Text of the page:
Thursday, February 12, 2009

Recessions Can Lead to Poverty Solutions

What lessons does the current long recession present to us grassroots sufferers? One: a few thousand US lending and investment managers handling over $100 trillion in capital can commit trillion-dollar mistakes. In 2005 such finance managers had been lending $600 billion in housing loans to US employees. Apparently most of them knew that the borrowers were already nose-deep in credit card and other debts, or had incomes that could not afford additional loan installments. The lending confidence was created by computer-generated formulas that supposedly could spread out risk if the loans were ‘sold’ to investment companies as triple A bonds. Another confidence builder was the $3 trillion worth of ‘good’ home loans that seemed solid enough to absorb the high risks.

Another mistake: the home lenders used their high-risk loans as collateral to sell $750 billion worth of bonds to investment companies. The buyers at the time had already lent out $525 billion to companies buying other companies (corporate takeovers). By 2007 the risky $600 billion home loan borrowers had proven their inability to pay. The $750 billion worth of ‘triple A’ bonds supposedly backed up by solid real estate suddenly became high-risk and could be sold to other buyers only at great loss to the sellers. The resultant panic froze bond sales and created large herds of stock market offers at increasingly depressed prices. Some $2 trillion in paper wealth disappeared, including those of debt-financed takeovers. Deepening panic stopped most bank lending. Loan-dependent US companies collapsed. Some 14 million US employees lost their jobs. Job losses shrunk consumer markets, which meant more companies closing shop from loss of sales. The contagion spread throughout 1st World Europe, whose markets were just as saturated and whose companies and publics just as neck-deep in debt. Export-dependent developing economies similarly suffered as their 1st World markets dried up. These days the recession lingers, and world economies are barely crawling towards positive growth. China and India are still growing but hardly at rates that will redeem their remaining 1.5 billion poor at ideal rates.

So how may world economies hasten the upward crawl? Expanding world markets is apparently the determinant. For some fifty years, the industrial and developing world’s companies had been selling to the 1st World with its less than a billion consumers. By 2005 such buying masses could buy no more even at near-giveaway credit. For over fifty years, very few 1st World entrepreneurs thought that there exists five billion 3rd World poor who form a planet-size potential market in producer and consumer goods, services and loans. Yet the process of converting the poor into huge markets had started with Japan since 1860s when the Japanese government imported entire industries from the West. In the 1960s-80s, Japan popularized factory sub-contracting and joint ventures in the Pacific Rim, in the process building large middle class markets within the region. In the 1990s, joint venture fever spread to China, creating some 200,000 factories that built a 500 million-strong middle class. Concurrently, 1st World companies were creating millions more middle classes in India, the Philippines and Eastern Europe thru outsourcing of office computer functions. Continent-scale poor were becoming huge markets for consumer goods.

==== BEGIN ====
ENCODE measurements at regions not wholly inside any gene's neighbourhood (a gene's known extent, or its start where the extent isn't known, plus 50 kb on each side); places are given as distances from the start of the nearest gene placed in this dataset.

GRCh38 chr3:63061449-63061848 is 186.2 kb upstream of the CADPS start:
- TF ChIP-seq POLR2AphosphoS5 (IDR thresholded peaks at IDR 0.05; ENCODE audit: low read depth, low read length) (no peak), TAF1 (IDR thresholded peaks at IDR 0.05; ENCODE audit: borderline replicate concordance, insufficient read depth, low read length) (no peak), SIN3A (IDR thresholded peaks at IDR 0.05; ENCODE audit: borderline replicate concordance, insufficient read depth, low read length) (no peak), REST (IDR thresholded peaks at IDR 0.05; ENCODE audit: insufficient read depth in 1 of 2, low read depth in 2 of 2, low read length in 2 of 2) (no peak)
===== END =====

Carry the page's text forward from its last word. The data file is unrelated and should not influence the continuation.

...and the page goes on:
The lessons must not be lost. Joint ventures, sub-contracting, franchising, licensing and outsourcing are effective builders of huge markets. However the rate of build-up has not been fast enough. The business world has to go turbo, for five billion poor still await redemption into middle class buyers. How? Involving the entire 3rd World’s employee masses appears to be the supercharged way. Reason: employees know how to build and run businesses, and there are two billion or so of them in the 3rd World. As large groups that partner with 1st World companies, they can create millions of jobs yearly. As half-owners of joint venture corporations, they may acquire fortunes in stock shares and dividends. In short, they become huge consumer markets together with the new employee hordes they create. Additionally, the joint ventures they set up become mammoth markets for producer goods (factory machines, transports, chemicals, processed materials), exactly what currently anemic 1st World factories produce.

Great, but how exactly can it be done? Incredibly, just two laws will perform the magic. First is a 3rd World law that dedicates a major portion of yearly state budgets towards lending to thousand-employee groups that set up joint ventures with 1st World companies. Second is an Expand World Markets (EWM) law passed by all 1st World governments. The EWM law channels 5-10% of yearly state budgets towards lending to the 3rd World joint ventures described. The twin laws should create thousands of world-scale companies and millions of jobs for 3rd World poor each year. Since good laws are forever, corporate formation, job creation and market expansion planet-scale goes on for all time. Eventually all the world’s poor get employed and trillions of dollars in stock shares and dividends flood 3rd World masses. Markets for all manner of producer and consumer goods become planet-size instead of mere 1st World scale. Increasingly larger portions of the 1st World’s over $150 trillion in investment assets gradually end the unimaginable miseries that 3rd World peoples have been enduring over centuries.

Now for the grand question: who are the heroes who will sell the scheme to world politicians and fund managers? Only one ‘army of redeemers’ qualifies: blogging nets. The initial campaigns don’t even cost much: bloggers popularizing the 'earn good sideline income' scheme to two billion employees worldwide, blogger or not.